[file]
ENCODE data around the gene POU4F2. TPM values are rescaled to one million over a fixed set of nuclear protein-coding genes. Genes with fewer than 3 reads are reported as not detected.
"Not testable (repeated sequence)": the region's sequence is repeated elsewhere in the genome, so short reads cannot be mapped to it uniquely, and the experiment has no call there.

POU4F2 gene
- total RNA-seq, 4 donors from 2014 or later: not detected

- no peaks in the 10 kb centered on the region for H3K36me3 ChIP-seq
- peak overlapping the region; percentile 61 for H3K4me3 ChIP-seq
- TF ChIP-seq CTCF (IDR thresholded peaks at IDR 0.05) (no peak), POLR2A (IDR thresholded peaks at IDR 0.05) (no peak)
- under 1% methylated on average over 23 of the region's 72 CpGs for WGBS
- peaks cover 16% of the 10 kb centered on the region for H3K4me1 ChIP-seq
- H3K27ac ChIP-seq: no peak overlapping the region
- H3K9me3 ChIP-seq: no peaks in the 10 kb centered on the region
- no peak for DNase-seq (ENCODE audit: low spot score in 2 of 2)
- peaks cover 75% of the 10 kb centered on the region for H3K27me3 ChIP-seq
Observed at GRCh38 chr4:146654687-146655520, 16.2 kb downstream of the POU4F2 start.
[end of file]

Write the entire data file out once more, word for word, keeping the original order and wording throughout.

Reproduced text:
ENCODE data around the gene POU4F2. TPM values are rescaled to one million over a fixed set of nuclear protein-coding genes. Genes with fewer than 3 reads are reported as not detected.
"Not testable (repeated sequence)": the region's sequence is repeated elsewhere in the genome, so short reads cannot be mapped to it uniquely, and the experiment has no call there.

POU4F2 gene
- total RNA-seq, 4 donors from 2014 or later: not detected

- no peaks in the 10 kb centered on the region for H3K36me3 ChIP-seq
- peak overlapping the region; percentile 61 for H3K4me3 ChIP-seq
- TF ChIP-seq CTCF (IDR thresholded peaks at IDR 0.05) (no peak), POLR2A (IDR thresholded peaks at IDR 0.05) (no peak)
- under 1% methylated on average over 23 of the region's 72 CpGs for WGBS
- peaks cover 16% of the 10 kb centered on the region for H3K4me1 ChIP-seq
- H3K27ac ChIP-seq: no peak overlapping the region
- H3K9me3 ChIP-seq: no peaks in the 10 kb centered on the region
- no peak for DNase-seq (ENCODE audit: low spot score in 2 of 2)
- peaks cover 75% of the 10 kb centered on the region for H3K27me3 ChIP-seq
Observed at GRCh38 chr4:146654687-146655520, 16.2 kb downstream of the POU4F2 start.